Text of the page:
FHFA hikes 2023 conforming loan limits, housing council raises concerns

New CLL crosses the $1 million threshold for the first time

FHFA hikes 2023 conforming loan limits, housing council raises concerns

The Federal Housing Finance Agency (FHFA) has raised the 2023 baseline conforming loan limit (CLL) in most of the United States due to the home value growth surge seen in 2022.

That means Fannie and Freddie will be able to purchase mortgages up to $726,200 in 2023 – a hefty $79,000 increase from this year. The new ceiling loan limit for one-unit properties and in high-cost areas like San Francisco and New York will be $1,089,300 (which is 150% of $726,200), crossing the million-dollar threshold for the first time.

States with special statutory provisions, including Alaska, Hawaii, Guam, and the US Virgin Islands, will also have the $1,089,300 baseline loan limit for one-unit properties. Meanwhile, CLLs for properties with two units will be capped at $1,394,775 in high-cost areas, three units at $1,685,850, and four units at $2,095,200.

Read more: FHFA updates GSE multifamily loan limits in face of market correction

Following the FHFA’s announcement, the Housing Policy Council (HPC) issued a statement raising three key concerns about the CLL increase:

“Excessively high loan limits exacerbate the affordability crisis,” the HPC wrote in a Press release. “House prices have grown much faster than household income, in large part due to supply constraints and low-cost financing. Taxpayer backing of ever-increasing loan sizes provides a subsidy that results in slightly lower mortgage rates which, in turn, encourages people to buy more expensive homes. Ultimately, such backing feeds the runup in house prices, exacerbating the affordability challenges we face in today’s supply-constrained marketplace.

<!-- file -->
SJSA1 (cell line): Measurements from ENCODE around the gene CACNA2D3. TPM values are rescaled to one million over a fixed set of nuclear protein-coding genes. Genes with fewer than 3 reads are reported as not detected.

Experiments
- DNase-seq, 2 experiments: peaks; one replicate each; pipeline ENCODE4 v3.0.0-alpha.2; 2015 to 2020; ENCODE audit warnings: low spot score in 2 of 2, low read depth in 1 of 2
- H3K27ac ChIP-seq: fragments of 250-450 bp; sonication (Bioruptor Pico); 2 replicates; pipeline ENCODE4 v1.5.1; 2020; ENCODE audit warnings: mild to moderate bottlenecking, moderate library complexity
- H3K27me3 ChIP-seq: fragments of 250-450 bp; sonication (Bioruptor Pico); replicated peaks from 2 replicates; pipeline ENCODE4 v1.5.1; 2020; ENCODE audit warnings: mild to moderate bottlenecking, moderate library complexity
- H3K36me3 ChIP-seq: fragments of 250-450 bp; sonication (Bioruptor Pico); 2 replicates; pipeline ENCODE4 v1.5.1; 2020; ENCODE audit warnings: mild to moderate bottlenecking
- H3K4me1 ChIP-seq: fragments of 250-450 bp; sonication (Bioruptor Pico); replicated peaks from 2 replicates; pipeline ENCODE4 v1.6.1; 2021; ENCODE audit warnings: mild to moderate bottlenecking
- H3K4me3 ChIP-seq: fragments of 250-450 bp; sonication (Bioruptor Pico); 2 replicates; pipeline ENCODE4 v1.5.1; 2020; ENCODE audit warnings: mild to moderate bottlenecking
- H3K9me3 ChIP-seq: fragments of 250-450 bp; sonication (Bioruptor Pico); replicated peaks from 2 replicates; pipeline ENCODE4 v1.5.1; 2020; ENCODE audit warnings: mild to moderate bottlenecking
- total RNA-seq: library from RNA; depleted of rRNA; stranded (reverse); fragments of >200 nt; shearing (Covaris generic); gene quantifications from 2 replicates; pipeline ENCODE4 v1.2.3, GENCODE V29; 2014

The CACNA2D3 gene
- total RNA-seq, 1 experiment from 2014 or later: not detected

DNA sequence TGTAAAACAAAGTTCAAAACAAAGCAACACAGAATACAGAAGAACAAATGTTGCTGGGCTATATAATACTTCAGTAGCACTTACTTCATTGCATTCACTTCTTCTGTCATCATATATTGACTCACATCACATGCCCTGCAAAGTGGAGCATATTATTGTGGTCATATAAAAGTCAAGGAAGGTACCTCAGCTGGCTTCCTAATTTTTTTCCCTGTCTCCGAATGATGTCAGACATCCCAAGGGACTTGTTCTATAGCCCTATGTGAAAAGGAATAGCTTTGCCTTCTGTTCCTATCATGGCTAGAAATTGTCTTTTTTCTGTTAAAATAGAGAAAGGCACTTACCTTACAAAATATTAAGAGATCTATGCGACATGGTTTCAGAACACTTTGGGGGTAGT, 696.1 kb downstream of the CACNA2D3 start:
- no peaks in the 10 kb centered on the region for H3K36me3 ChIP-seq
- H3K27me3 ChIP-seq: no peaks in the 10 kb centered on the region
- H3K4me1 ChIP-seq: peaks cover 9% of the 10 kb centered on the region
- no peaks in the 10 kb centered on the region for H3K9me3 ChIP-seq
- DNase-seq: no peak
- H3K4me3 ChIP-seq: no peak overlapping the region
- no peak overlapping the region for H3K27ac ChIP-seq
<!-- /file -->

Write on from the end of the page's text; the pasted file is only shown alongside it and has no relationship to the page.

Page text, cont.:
“The current system is overly reliant on government backing. Per data from the Urban Institute, when Fannie Mae and Freddie Mac went into conservatorship more than 14 years ago, 45% of the outstanding mortgage market was funded through Ginnie Mae, Fannie Mae, and Freddie Mac. Today, the government backs 67% of outstanding mortgages through securitization by these three entities. This is an enormous increase in the reliance upon government- and taxpayer-backing.

“Private capital should have a more meaningful role in our housing finance system. The dominance of government backing means the market has shifted away from relying on private companies to assess and manage mortgage credit risk; the housing finance system is more resilient when private capital shares the risk of loss. With appropriate reforms and transition, there is no reason to believe that private capital cannot serve a greater role than it does today. The question of the appropriate role of the government in the housing finance system has gone unanswered now for 14 years. The Housing Policy Council urges Congress and the Biden Administration to take up this question soon.”